Yield and fruit characteristics of the central-leader-trained Satsuma mandarin ‘Ishiji’ multi-cultivated for 11 years after planting
For central-leader-type “Ishiji” Satsuma mandarin trees, the ground is covered with a moisture-permeable and light-reflecting sheet from the 2nd week after blooming until the harvest time. The trees are cultivated with a multi-cultivation system using water irrigation adjusted to the growth stage. The impact on Satsuma mandarin fruit yields and quality have been studied for 11 years since planting. The results showed that the yield reached the field production target of 2.8 t/10 a in the third year after planting, in comparison with an open center trained trees, and the trees were able to stably produce fruit with equal to or more than 12 sugar-acid ratio （ratio of soluble solid to titratable acidity）, with high prices and high rate of S-M-L grading ranks. Compared to open center trained trees, the central-leader-trained trees with multi- cultivation were evaluated as having high quality and high yields with early fruiting.
Also, a period of long research presented an issue of water control limitation due to root zone expansion.
There has been an increased interest and potential demand for agricultural robots in recent years to help reduce labor and operation costs. Therefore, the performance of a robotic lawnmower for weed management in a pear (Pyrus pyrifolia) orchard was investigated at the Center for International Field Agriculture Research & Education (CIFARE) of Ibaraki University, Japan, in 2018–2019. It was found that the average weed height was lower in the robotic lawnmower-managed plot (35–87 mm) than that in the riding mower-managed plot (approximately 15–281 mm) throughout the cropping period (from flowering to harvesting). The robotic lawnmower was superior to the riding mower, brush cutter, and walk-behind mower in terms of energy consumption (6 vs. 13, 56, and 18 kWh 1000 m–2 month–1), costs (133 vs. 206, 1122, and 277 JPY 1000 m–2 month–1), CO2 emissions (3 vs. 3.4, 14, and 4.5 kg 1000 m–2 month–1), and labor requirements (28 vs. 40, 604, and 62 min 1000 m–2 month–1). Because the robotic lawnmower can be used without manual operation, it reduces the human workload (in terms of the increased ratio of the heart rate (IRHR)) in comparison with operating a riding mower (IRHR: 1.2), brush cutter (IRHR: 1.5), and walk-behind mower (IRHR: 1.4). Therefore, given that the average age of the population is higher in Japan than elsewhere in the world and this trend is continuing to increase, the use of robotic lawnmowers can be useful for weed management in orchards.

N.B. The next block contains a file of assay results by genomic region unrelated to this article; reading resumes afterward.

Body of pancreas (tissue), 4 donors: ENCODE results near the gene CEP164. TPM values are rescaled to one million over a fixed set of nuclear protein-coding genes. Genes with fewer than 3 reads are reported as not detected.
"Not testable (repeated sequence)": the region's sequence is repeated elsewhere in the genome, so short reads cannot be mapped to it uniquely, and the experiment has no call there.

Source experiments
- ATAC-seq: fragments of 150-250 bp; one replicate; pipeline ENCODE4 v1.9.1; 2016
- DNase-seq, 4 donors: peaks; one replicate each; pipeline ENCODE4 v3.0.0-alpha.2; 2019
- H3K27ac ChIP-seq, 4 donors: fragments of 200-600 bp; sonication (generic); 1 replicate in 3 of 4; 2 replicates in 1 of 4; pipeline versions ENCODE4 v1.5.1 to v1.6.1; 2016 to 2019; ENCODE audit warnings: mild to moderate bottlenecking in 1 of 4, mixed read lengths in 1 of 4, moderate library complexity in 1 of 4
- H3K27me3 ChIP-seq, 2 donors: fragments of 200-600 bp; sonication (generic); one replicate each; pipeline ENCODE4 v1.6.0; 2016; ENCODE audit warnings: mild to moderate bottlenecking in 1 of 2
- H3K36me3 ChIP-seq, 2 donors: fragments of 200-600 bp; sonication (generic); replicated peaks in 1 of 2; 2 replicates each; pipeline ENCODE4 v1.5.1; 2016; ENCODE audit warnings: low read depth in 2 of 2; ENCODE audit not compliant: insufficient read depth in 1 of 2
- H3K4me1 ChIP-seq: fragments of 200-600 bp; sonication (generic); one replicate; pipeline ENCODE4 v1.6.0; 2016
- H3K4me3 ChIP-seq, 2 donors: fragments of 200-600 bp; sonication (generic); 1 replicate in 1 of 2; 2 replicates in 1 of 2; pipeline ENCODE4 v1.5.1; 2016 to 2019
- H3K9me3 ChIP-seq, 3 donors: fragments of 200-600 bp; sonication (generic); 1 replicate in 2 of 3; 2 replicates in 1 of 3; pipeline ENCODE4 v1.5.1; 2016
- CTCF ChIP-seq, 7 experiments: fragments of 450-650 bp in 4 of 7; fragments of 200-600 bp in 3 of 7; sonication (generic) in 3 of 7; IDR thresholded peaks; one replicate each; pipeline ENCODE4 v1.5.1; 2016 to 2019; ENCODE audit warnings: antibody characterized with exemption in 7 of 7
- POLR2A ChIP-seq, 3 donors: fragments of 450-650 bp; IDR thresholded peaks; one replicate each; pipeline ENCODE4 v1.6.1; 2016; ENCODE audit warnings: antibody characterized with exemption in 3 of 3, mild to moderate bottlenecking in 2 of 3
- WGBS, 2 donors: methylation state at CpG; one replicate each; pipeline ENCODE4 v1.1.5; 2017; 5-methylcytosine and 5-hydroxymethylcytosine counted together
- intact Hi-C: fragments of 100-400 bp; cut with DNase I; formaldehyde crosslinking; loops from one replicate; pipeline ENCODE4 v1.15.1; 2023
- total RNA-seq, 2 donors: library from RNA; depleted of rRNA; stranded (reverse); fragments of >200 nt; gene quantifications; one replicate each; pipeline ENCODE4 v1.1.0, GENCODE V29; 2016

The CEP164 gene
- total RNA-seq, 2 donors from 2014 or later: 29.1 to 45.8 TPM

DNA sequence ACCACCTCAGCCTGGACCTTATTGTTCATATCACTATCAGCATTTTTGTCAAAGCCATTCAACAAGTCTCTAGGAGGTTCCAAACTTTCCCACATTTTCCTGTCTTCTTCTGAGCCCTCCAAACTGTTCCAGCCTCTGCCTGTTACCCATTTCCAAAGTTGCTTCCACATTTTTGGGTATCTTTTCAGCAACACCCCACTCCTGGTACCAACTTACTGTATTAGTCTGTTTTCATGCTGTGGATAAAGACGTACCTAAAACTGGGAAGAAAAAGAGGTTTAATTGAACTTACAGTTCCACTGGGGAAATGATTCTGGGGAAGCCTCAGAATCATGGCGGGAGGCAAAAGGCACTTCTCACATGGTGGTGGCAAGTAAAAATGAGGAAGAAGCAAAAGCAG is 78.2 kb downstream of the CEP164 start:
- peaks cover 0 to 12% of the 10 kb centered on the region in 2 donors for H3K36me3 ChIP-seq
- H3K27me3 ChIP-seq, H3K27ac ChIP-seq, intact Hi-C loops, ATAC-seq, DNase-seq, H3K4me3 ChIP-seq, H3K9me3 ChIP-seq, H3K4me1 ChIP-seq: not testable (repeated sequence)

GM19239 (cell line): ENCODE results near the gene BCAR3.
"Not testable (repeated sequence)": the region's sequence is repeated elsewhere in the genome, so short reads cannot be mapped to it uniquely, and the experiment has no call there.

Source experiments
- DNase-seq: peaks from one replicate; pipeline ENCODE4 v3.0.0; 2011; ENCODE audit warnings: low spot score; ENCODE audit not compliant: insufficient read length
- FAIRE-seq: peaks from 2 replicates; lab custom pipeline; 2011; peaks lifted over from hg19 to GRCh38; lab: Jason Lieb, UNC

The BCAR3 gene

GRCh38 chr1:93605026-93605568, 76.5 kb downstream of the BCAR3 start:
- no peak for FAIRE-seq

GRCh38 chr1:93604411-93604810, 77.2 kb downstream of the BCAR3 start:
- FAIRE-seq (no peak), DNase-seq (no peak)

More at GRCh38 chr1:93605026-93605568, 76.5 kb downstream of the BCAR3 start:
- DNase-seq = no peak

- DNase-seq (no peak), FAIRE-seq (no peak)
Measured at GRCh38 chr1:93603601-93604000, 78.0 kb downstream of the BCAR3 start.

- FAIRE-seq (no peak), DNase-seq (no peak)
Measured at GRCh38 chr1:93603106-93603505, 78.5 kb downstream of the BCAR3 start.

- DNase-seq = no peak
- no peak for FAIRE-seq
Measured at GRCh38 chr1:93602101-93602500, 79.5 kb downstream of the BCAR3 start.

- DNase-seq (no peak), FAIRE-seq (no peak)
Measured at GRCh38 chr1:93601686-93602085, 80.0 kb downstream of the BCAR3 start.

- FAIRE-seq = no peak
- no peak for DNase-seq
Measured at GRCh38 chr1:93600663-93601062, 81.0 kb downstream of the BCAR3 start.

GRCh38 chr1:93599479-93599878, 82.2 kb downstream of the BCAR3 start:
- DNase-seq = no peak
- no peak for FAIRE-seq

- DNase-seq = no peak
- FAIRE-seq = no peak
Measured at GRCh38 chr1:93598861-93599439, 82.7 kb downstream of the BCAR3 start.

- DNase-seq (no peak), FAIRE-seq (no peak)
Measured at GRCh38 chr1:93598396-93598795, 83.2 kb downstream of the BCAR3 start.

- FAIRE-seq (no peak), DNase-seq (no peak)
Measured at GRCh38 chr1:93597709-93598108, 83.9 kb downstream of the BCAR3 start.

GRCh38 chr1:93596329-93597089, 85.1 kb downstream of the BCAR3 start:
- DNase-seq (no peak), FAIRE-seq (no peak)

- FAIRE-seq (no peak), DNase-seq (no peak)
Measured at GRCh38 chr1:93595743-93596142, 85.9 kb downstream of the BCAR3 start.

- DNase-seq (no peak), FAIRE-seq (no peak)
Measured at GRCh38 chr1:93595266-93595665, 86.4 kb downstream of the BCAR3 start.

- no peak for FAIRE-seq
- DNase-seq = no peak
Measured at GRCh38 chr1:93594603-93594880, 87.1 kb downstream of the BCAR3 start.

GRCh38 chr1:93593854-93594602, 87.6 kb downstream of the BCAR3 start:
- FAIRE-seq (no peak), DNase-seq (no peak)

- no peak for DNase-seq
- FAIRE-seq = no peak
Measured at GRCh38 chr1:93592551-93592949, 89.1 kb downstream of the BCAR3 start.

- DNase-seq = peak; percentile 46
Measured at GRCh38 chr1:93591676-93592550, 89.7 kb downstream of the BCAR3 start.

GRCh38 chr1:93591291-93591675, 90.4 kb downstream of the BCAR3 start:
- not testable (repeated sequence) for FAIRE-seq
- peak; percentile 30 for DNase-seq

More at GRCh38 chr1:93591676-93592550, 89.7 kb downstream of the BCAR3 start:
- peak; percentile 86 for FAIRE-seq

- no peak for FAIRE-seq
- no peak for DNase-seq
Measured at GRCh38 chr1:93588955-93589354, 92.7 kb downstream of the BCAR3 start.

There is an urgent need in Japan for a small mowing robot for the task of mowing steep slopes, which is hard work and unsafe. The objectives of this study were to develop such a mower and to verify its working characteristics through motion analysis. Two types of wire-towed mowers were developed: one towed by hand and one towed by electric motor. The ability of each mower to mow on steep slopes was compared with that of a commercial slope mower. Working capacity was obtained from working area could be mowed divided by working time determined through motion analysis. The working capacities were calculated from motion analysis during mowing to be 2.4 m2/min for the wire-towed mower, 1.3 m2/min for the motor-towed mower, and 5.6 m2/min for the slope mower; and the analyzed working area were 22 m2, 16 m2, 11 m2, respectively. It was quicker to load and unload both towing mowers on the bed of a pickup truck than to load and unload the slope mower. This result shows that the two towing mowers are suited to small-scale use on steep slopes, since they can be transported easily. The wire-towed mower could be useful on long slopes with a range of length of at least 5 m on account of its 8-m-long tow wires, which would confer a high total working capacity.
As a method of collecting farm work data, the Global Navigation Satellite System （GNSS） position information can be used to record the working activities of agricultural machinery in fields. Since it is difficult to identify and quantify the detailed contents of a machine’s working activity, a combined use of GNSS and an onboard digital tachograph system or drive recorder may assist in classifying and analyzing a machine’s working activity in each field in detail. In this article, the authors present case studies on the use of the GNSS and an onboard digital tachograph system mounted on several sugarcane harvesters, and describe the detailed approaches to data collection and classification for sugarcane harvesting work.